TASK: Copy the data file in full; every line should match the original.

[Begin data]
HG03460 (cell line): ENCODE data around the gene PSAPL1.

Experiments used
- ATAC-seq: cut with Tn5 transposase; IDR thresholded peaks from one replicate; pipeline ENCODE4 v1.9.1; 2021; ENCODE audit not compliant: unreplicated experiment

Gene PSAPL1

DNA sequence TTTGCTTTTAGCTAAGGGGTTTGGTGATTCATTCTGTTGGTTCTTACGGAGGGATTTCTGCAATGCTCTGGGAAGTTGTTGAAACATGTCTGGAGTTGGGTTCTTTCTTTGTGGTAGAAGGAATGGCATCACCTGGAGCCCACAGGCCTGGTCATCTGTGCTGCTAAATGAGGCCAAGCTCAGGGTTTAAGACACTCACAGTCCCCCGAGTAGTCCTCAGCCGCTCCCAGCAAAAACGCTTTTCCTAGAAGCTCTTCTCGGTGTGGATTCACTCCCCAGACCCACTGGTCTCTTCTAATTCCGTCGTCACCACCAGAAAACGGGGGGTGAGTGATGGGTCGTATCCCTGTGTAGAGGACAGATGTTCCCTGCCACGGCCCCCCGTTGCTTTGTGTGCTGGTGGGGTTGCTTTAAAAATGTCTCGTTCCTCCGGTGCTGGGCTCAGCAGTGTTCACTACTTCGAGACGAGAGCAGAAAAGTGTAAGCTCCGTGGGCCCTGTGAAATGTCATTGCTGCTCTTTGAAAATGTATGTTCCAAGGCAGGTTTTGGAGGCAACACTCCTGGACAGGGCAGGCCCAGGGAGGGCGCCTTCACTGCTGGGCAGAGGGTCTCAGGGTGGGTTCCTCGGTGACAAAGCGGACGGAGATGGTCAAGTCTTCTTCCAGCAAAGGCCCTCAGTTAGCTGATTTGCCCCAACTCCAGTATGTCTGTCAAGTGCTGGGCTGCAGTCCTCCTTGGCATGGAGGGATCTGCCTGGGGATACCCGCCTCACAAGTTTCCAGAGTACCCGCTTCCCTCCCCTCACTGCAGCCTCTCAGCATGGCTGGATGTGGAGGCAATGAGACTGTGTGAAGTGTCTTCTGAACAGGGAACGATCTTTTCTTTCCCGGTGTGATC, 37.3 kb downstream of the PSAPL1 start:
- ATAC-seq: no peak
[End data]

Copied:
HG03460 (cell line): ENCODE data around the gene PSAPL1.

Experiments used
- ATAC-seq: cut with Tn5 transposase; IDR thresholded peaks from one replicate; pipeline ENCODE4 v1.9.1; 2021; ENCODE audit not compliant: unreplicated experiment

Gene PSAPL1

DNA sequence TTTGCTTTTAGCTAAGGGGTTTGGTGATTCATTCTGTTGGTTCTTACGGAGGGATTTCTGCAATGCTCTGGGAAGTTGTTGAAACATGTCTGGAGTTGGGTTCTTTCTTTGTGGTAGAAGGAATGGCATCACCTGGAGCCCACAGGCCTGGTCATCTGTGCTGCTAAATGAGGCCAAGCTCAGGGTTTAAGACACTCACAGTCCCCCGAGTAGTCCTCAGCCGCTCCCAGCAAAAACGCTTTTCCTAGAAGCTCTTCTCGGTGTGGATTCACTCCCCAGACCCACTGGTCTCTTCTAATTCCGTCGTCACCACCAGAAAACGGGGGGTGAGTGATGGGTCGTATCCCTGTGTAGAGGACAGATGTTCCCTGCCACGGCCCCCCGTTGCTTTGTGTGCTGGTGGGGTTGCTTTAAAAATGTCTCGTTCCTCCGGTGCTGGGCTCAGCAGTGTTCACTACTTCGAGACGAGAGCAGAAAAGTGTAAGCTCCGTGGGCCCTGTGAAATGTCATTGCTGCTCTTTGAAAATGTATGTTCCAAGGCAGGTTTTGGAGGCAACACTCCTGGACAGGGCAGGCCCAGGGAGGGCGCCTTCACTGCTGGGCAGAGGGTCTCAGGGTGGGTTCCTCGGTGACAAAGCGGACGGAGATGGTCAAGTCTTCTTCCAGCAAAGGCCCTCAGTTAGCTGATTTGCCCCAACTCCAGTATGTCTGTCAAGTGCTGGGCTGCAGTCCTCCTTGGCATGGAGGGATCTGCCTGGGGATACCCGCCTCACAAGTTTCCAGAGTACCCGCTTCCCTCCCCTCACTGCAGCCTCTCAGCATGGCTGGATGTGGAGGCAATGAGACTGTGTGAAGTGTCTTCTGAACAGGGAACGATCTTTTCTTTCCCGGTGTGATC, 37.3 kb downstream of the PSAPL1 start:
- ATAC-seq: no peak